dispersion(field's width) the most according to it's permittivity?
Back to top
PD
science forum Guru


Joined: 03 May 2005
Posts: 4363

PostPosted: Fri Jun 16, 2006 3:04 pm    Post subject: Re: Why MORE dielectrical material has permittivy of empty space(no material)??? Reply with quote

guskz@hotmail.com wrote:
Quote:
PD wrote:
guskz@hotmail.com wrote:
PD wrote:
guskz@hotmail.com wrote:
PD wrote:
guskz@hotmail.com wrote:
PD wrote:
guskz@hotmail.com wrote:
Space has a low permittivity ( C^2 = inverse (permittivity x
permeability) )

A thin dielectric wall has high permittivity, therefore the thicker
the dielectric (thicker the medium) the lower the permittivity(same as
space):

No. The thickness of the medium has no bearing on the permittivity.
Permittivity is a *bulk* quantity that is a characteristic of the kind
of stuff the dielectric wall is made out of, but not its dimensions.
Permittivity is a property like density or elastic modulus.


Therefore the thicker the medium the closer it gets to the EMPTINESS of
SPACE, correct ??????

No.


That doesn't seem to make sense, the more material you add the closer
you get to empiness of space's permittivity???


OK my mistake in words used.

It's still strange that the thicker the MATERIAL the the SAME EFFECT is
has as if using EMPTY space as the dielectric....

GET IT MORE material (thicker) can be substituted with EMPTY space for
to give the same value for Capacitance.

But that isn't true, and I don't know where you got that idea.

I don't think I made a mistake?

Take any regular dielectric material and say 1 inch of empty space as a
dielectric(if it were possible), you would need a MORE (THICKER)
regular dielectric material to match the same capacitance generated by
empty space?

Certainly not.
If you have a capacitor with an air (or vacuum gap), you can make the
same capacitance with a gap one sixth that depth filled with mica
(dielectric constant about 6). That's one reason why dielectrics are
used in capacitors -- makes them more compact.
You simply have it backwards.

Erase chalkboard. Start over.

Ok, here goes where did I go wrong:


1. c proportional to inverse permittivity, therefore since c is the
fastest (highest) value in the Universe therefore it's permittivity is
the lowest value in the universe (all other mediums therefore have a
higher permittivity).

2. Capacitance is proportional to permittivity (not inverse), therefore
space with the lowest permittivity has the lowest capacitance as
compared with all other dielectrics of the same thickness (vacuum gap).

3. Capacitance is inversely proportional to thickness (1/ gap)
therefore you need to INCREASE the thickness of the other
materials(mediums) in order to get the same low capacitance as of
space.


Therefore the MORE material (thicker) can be substituted with EMPTY
space to give the same value for Capacitance.

My mistake. I misunderstood you.
C=k(epsilon-0)A/d.
To keep C the same, if you increase k (change materials), then you
increase d as well.

Now, where were you going with this?

PD


My observation is that it is STRANGE that you need MORE Material (MORE
substance and not LESS substance) to match the same effect as EMPTY
Space (= ZERO substance):

Not really. There are two competing effects: one due to the material
(which tends to increase the capacitance) and one due to geometry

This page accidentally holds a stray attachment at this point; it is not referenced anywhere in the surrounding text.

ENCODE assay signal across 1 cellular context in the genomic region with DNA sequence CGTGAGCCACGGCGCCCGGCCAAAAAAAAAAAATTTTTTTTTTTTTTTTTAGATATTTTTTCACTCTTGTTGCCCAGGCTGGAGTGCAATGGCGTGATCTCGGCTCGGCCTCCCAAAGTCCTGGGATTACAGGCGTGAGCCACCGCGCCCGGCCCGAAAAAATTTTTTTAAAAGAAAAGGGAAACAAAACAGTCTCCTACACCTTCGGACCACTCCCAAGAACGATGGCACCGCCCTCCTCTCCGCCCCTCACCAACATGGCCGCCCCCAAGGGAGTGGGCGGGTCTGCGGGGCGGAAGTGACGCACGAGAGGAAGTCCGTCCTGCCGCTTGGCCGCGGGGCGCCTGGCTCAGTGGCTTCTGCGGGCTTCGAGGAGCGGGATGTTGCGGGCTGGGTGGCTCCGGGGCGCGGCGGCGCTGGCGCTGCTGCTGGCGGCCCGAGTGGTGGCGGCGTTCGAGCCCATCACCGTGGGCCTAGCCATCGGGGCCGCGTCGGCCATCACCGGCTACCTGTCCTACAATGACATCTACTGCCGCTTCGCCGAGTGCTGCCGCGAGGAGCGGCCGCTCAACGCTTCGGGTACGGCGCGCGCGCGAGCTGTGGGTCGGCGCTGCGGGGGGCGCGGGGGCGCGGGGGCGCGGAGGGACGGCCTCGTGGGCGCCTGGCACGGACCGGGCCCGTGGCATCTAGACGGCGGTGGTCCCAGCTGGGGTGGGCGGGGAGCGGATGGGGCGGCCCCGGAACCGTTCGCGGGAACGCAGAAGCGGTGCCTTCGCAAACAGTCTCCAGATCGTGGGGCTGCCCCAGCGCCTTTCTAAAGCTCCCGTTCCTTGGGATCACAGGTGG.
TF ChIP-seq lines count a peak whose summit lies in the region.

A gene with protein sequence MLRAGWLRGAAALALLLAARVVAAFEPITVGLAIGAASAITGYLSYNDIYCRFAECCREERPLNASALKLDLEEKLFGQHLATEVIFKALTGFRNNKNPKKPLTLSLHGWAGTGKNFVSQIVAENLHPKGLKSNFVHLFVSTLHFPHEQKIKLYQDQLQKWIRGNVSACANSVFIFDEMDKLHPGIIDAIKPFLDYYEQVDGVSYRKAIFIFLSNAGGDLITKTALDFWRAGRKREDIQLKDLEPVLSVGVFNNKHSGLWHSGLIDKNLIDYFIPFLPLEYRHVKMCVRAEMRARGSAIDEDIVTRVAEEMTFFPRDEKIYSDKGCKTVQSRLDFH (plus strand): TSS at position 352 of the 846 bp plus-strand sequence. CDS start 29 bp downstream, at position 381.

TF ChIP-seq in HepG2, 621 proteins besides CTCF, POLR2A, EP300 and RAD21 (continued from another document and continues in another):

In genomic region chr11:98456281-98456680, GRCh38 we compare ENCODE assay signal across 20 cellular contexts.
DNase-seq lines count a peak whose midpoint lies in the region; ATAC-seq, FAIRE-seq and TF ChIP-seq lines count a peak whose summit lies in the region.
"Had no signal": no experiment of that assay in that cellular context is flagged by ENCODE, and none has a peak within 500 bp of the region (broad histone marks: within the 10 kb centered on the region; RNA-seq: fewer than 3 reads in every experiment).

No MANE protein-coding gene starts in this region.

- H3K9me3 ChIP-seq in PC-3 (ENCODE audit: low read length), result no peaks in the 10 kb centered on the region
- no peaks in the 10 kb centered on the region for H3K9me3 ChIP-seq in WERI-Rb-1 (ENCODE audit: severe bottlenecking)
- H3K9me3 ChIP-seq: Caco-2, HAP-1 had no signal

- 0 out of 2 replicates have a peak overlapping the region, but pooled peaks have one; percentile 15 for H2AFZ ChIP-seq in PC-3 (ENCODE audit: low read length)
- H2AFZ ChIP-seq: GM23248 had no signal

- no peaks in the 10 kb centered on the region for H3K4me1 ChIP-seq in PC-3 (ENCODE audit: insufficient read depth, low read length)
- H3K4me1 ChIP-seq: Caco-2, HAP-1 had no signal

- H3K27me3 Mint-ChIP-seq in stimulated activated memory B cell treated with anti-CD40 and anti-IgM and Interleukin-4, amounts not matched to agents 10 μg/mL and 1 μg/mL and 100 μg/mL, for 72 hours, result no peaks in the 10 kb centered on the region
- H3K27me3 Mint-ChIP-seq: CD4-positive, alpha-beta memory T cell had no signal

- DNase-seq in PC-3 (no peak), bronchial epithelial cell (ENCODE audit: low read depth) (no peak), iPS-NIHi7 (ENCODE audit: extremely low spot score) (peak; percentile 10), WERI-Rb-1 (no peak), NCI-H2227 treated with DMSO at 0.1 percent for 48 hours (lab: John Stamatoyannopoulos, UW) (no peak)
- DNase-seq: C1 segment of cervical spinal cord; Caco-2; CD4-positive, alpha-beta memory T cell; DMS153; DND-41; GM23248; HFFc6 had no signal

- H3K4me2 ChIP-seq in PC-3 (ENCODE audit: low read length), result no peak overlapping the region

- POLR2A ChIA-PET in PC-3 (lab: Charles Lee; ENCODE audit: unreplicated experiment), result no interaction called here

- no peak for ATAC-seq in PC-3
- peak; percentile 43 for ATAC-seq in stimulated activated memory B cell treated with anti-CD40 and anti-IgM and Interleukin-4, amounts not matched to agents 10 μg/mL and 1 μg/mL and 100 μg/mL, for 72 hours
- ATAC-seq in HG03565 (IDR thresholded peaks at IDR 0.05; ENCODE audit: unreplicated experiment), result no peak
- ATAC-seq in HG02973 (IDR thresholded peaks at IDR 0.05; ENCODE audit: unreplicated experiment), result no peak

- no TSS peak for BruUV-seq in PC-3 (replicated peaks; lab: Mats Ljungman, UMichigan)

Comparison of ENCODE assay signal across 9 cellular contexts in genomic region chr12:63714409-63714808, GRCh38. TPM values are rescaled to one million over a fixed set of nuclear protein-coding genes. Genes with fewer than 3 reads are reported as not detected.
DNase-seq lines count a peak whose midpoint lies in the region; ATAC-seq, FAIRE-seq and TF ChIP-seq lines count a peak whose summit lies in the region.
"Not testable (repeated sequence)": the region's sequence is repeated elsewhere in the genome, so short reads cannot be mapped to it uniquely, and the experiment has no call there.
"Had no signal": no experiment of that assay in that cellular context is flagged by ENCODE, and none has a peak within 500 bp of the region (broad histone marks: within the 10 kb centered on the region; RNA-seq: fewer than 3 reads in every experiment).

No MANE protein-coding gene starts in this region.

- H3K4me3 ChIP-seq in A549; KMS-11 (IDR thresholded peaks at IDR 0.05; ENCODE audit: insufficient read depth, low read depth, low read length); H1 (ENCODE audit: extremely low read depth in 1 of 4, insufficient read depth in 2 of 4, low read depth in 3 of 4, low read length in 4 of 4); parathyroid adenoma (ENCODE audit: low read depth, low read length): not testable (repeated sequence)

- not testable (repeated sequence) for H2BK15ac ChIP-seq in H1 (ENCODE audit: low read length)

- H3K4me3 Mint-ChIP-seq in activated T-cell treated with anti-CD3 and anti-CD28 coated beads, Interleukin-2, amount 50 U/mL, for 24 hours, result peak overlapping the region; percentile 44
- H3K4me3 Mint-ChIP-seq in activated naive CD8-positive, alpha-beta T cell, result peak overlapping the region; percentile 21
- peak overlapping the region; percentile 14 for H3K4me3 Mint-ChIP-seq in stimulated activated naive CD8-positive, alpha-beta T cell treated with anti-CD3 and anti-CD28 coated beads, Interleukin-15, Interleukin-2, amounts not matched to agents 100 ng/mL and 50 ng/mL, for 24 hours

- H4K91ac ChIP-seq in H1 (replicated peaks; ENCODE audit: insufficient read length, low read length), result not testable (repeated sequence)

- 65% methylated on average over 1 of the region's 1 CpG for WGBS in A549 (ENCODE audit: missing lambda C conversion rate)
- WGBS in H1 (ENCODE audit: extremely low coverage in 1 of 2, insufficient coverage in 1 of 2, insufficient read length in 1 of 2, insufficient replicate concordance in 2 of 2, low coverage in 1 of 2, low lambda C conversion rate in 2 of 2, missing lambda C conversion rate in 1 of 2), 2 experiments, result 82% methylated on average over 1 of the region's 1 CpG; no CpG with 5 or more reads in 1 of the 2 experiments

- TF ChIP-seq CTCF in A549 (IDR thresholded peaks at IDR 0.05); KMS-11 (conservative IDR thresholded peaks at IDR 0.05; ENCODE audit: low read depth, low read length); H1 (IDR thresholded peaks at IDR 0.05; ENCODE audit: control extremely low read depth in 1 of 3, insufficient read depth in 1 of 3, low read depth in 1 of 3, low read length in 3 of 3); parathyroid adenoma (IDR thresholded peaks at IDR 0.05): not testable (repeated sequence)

(which tends to decrease the capacitance). The one due to geometry has
nothing to do with whether the MORE has material in it or not. If you
increase the gap with nothing in it at all, the capacitance still goes
down. This has to do with dV = -E*d, not with the nature of the stuff
in there.

PD

Quote:

In mathematical equation:

1) MORE substance needed to = ZERO substance

2) and not LESS substance needed to = Zero substance

(by "= Zero substance" means "= behavior of Zero substance)


VERY STRANGE especially since this behavior is about permittivity which
regulates the speed of light and thee fastest constant velocity in the
universe???






Which makes sense since space (& air) is a poor electric conductor
therefore a good insulator...but space is a good em & photon conductor
yet permittivity is the same value used for both electric and photon(em
waves)?


I think that means that space is the best insulator in terms of
electric fields (electric conduction), meaning it restrains their
dispersion(field's width) the most according to it's permittivity?
Back to top
guskz@hotmail.com
science forum Guru


Joined: 30 Dec 2005
Posts: 663

PostPosted: Fri Jun 16, 2006 8:44 am    Post subject: Re: Why MORE dielectrical material has permittivy of empty space(no material)??? Reply with quote

PD wrote:
Quote:
guskz@hotmail.com wrote:
PD wrote:
guskz@hotmail.com wrote:
PD wrote:
guskz@hotmail.com wrote:
PD wrote:
guskz@hotmail.com wrote:
Space has a low permittivity ( C^2 = inverse (permittivity x
permeability) )

A thin dielectric wall has high permittivity, therefore the thicker
the dielectric (thicker the medium) the lower the permittivity(same as
space):

No. The thickness of the medium has no bearing on the permittivity.
Permittivity is a *bulk* quantity that is a characteristic of the kind
of stuff the dielectric wall is made out of, but not its dimensions.
Permittivity is a property like density or elastic modulus.


Therefore the thicker the medium the closer it gets to the EMPTINESS of
SPACE, correct ??????

No.


That doesn't seem to make sense, the more material you add the closer
you get to empiness of space's permittivity???


OK my mistake in words used.

It's still strange that the thicker the MATERIAL the the SAME EFFECT is